How Many Americans Are Amazon Prime Members?

Amazon (NASDAQ: AMZN) Prime continues to grow in the United States. In fact, according to data from Consumer Intelligence Research Partners (CIRP), membership to the program that costs $99 a year or $10.99 a month has doubled in the United States over the last two years. The research firm estimates that Amazon now has 80 million U.S. Prime members. That's an increase from an estimated 58 million members at the end of the same period in 2016, or 38% growth in a single year. Amazon itself does not provide a Prime enrollment count.

"While slower growth is expected as it reaches natural limits, Amazon had a surprisingly strong quarter," according to CIRP founder Josh Lowitz, who was quoted in a press release. "Membership grew 8% in the most recent quarter, compared to 7% growth on a smaller base in the year-ago quarter ending in March 2016."

Amazon has its own fleet of planes. Image source: Amazon.

Why is this important to Amazon?

While Amazon has expanded Prime's offerings to include its streaming video and audio services, its core benefit remains free two-day shipping. That's a perk that not only draws people to the service, it encourages them to use it. Because of that, Prime members spend an average of $1,300 a year compared to the $700 annually spent by Amazon customers who do not join Prime, CIRP reported.

About 60% of Amazon's total customer base in the U.S. pays for Prime, according to CIRP. The service's continued growth has likely been fueled by the online retailer offering the option to pay for it monthly, rather than plunking down $99 all at once. Of course, $10.99 times 12 equals $133.88, so not paying up front will cost you quite a bit more, but clearly that works for some people.

Just over one quarter (26%) of U.S. Prime members have opted for the monthly charge, according to CIRP. That payment option has been around for just over a year.

"We think that the monthly membership option appeals to the later Prime adopters, with a smaller, potentially temporary commitment, that ultimately yields a long term commitment," said Lowitz. "With smaller dollar, single month decisions, the new plan winds up helping with retention rates, which already average 85% for a member renewing after their first year."

Keeping competitors at bay

The more a person takes advantage of using his or her Prime membership for free shipping, the better value it becomes for him or her. That encourages people to shop on Amazon whenever possible, which makes it hard for any broad retailer to compete with the company.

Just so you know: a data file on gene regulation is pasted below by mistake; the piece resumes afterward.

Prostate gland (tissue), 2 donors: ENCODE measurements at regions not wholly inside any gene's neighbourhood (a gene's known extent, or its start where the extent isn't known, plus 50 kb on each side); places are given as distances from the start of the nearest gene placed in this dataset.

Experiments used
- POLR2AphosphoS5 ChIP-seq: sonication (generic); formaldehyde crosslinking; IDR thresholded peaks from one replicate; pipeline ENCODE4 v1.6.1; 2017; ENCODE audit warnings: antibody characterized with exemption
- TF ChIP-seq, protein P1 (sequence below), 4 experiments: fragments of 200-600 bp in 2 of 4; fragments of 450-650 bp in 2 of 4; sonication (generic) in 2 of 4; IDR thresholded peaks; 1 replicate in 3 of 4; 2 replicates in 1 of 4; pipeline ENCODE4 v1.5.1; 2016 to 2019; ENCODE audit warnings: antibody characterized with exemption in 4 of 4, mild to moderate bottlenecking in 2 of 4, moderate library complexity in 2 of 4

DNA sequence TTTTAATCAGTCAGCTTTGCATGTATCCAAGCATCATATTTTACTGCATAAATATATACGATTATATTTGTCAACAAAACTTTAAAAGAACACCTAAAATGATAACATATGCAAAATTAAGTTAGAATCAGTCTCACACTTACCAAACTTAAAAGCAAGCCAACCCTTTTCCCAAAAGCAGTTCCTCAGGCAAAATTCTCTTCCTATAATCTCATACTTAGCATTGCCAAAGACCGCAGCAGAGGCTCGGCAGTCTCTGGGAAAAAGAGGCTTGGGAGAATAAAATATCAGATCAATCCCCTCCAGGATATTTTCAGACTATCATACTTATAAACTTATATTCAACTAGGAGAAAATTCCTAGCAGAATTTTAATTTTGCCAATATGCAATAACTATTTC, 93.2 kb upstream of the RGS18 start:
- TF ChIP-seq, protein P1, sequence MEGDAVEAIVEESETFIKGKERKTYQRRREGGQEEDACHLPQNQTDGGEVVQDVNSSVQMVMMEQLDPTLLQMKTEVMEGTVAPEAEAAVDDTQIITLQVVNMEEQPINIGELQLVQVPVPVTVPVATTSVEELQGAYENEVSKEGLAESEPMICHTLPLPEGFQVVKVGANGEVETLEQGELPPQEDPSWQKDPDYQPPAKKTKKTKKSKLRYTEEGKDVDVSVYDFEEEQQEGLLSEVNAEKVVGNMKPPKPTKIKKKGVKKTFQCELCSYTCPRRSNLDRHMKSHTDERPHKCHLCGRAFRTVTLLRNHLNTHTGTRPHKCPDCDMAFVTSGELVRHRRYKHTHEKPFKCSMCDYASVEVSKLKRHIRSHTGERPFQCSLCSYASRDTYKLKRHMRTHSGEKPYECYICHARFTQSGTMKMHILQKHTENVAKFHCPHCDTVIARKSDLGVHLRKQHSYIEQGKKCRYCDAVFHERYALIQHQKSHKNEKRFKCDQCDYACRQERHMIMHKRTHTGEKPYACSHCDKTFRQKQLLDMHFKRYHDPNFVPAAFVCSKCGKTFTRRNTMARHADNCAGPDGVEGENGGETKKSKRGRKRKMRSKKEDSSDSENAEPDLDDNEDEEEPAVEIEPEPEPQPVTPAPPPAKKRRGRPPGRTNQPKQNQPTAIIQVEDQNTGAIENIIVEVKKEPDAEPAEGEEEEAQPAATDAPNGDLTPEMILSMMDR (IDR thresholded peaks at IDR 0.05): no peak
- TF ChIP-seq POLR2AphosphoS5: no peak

Because of that, Wal-Mart (NYSE: WMT), Amazon's closest competitor, dropped its own $50-a-year Prime-like ShippingPass program and now offers free two-day delivery on any qualifying order over $35. That's a bold, expensive bet by Wal-Mart to try to get non-Prime members to shop on, and perhaps to convince Prime members they don't need to pay a fee for free shipping.

The problem for Wal-Mart is that being able to order pretty much anything you want for two-day delivery without having to hit a price threshold makes Prime very attractive. In addition to not requiring a minimum order, Prime also has over 50 million available items while Wal-Mart's free shipping offer only has a little over 2 million.

Amazon has also tied some customers to the Prime ecosystem by adding further convenience with its DASH, single-click, Internet-connected ordering buttons and by enabling purchasing through voice command with its Alexa-equipped devices. DASH buttons go near where consumable items are used, allowing consumers to place orders for things like dish-washing liquid or toilet paper before they run out. Alexa is in Amazon's Echo family of devices, which can be addressed with simple voice commands that can make buying as simple as talking.

Amazon is well-positioned

Prime growth may level off and even stop at some point as Amazon saturates the U.S. market. It's hard, however, to envision a scenario where Wal-Mart, or any other competitor, takes away a meaningful chunk of business or consumers start opting to not renew Prime.

Amazon has set the standard for reliable two-day shipping and for having a wide selection of available items. It has also continually sweetened the deal for Prime members with added perks like its video and audio services as well as a number of lesser-known add-ons including unlimited photo storage, one- or two-hour delivery in some markets, and many more.

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Daniel Kline has no position in any stocks mentioned. The Motley Fool owns shares of and recommends Amazon. The Motley Fool has a disclosure policy.